we learned about the arrest warrant through an article in an american newspaper, which was rather surprising. matt: to me, the surprising timing issue is the renault move to sell shares in nissan. you have always maintained that you were framed in japan because you refused to let the alliance fall apart. now on the morning of your arrest warrant, when france tries to bring you to court as well, renault says they are selling shares in nissan. is this a sign of an alliance in shambles? carlos: i told you two years ago that this alliance became a zombie. at the heart of the alliance is trust. trust between renault and nissan, mitsubishi, the trust between the japanese authorities and the french authorities,
which happened to be a major shareholder inside renault. this trust was broken. when trust is broken, there is no meaning for an alliance like this to continue. we heard a lot of stories told by the new management of renault nissan that everything is ok, everything has been done in a brotherly way, all the issues will be made in consensus. this was baloney. no cooperation has taken place. there was some kind of ridiculous long-term plan announced to the press, but the bottom line is, today the alliance is in shambles. they sold shares in daimler. now they are dismantling shareholding, which frankly makes a lot of sense, if you don't want to work together. don't forget, when the alliance was shined, the reason for the cross-border sharing was that they would be sharing technology, working together,
buying together all of this stuff. it worked well for 18 years. since 2018, they stopped, and there is a kind of apparatus of collaboration that is frankly not taking place. you can see it in the results of both countries -- companies which are extremely weak compared to even the recent past or the last 15 years of each of the companies. matt: one of the problems was that the japanese were always reportedly unhappy about the fact that renault owned more than 40% of nissan and had voting rights, while nissan only owned 50% of renault and didn't have voting rights. is it possible that selling some of their nissan stake, renault can make the playing field a little bit more level, and maybe even improve the strength of the alliance? carlos: first, i would like to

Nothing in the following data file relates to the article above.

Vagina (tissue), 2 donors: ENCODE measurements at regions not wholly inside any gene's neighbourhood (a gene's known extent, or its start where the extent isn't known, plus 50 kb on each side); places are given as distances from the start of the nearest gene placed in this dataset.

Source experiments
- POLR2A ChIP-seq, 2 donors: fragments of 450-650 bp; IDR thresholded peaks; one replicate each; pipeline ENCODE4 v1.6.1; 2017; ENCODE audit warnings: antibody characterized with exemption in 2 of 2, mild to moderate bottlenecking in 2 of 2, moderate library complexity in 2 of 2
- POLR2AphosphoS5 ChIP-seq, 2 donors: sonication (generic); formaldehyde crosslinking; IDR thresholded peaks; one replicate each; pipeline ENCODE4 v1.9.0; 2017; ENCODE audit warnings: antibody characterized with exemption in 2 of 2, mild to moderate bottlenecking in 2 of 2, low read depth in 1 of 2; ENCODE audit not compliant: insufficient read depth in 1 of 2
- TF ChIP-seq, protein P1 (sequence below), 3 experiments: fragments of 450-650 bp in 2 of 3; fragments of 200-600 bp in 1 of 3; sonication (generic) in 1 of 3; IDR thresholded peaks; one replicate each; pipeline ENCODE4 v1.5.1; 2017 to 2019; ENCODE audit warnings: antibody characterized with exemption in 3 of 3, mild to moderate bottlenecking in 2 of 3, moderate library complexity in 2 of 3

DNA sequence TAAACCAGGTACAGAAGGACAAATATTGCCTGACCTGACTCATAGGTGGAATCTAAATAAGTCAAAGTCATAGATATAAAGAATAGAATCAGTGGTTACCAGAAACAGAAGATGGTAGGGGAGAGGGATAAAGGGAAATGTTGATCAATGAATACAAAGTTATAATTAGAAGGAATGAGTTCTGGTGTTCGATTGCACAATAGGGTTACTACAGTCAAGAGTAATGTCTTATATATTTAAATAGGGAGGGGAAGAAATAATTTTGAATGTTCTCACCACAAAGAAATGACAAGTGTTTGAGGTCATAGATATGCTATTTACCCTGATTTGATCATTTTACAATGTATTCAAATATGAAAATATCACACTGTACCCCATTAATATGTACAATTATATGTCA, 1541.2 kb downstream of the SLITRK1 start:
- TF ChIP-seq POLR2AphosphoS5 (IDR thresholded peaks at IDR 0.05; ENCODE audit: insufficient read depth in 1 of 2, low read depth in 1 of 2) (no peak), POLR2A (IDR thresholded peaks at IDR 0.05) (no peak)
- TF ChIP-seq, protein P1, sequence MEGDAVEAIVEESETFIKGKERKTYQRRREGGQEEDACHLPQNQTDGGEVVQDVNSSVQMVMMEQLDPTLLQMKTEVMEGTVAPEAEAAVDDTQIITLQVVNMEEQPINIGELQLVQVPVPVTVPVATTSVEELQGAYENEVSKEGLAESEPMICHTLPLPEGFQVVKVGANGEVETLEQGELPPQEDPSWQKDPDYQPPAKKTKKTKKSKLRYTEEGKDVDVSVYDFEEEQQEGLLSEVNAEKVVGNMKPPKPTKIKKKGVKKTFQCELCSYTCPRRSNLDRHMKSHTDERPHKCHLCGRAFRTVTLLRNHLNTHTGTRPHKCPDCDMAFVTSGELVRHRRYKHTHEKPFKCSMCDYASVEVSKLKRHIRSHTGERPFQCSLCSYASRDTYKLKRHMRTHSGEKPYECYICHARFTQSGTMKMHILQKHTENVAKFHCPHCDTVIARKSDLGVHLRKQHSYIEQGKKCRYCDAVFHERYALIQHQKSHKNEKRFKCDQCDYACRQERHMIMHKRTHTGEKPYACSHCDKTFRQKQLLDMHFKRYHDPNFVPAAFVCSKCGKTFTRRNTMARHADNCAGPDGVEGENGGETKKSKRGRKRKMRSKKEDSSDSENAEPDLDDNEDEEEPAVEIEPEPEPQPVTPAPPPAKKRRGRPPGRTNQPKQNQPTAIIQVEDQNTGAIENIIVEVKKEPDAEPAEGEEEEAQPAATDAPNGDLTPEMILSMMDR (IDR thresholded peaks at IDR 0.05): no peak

tell you, yes, there was satisfaction from the japanese side all along the duration of the alliance. because of this unequal situation, which was compensated by the fact that nissan was a bigger company, was a much more profitable company, more global company. but this became totally on acceptable by the japanese following the vote in 2016 in france that doubled the voting rights of shareholders owning the shares for more than two years. when we start with the position where the french state has 50% ownership of right, nissan has 50% ownership of renault, you have 50% voting, 50% nonvoting. but then you have 30% nonvoting
and no good for nissan. this became unacceptable and was the beginning of the derailment of the alliance. that was maintained until the renewal of my mandate in 2018 by renault. the japanese thought that i would become an accomplice of the kind of control of nissan by renault, and this was on acceptable for them. the only way to get rid of it was to make sure that they would keep me totally out of any responsibility in the alliance, and they used the legal arm. anna: you have made the connection between your predicament. let me ask where renault may look to make alliances in the future. do you think we are looking at a situation where other alliances, other technology sharing comes to the fore? does that kind of thing makes sense to you? matt: -- carlos: for an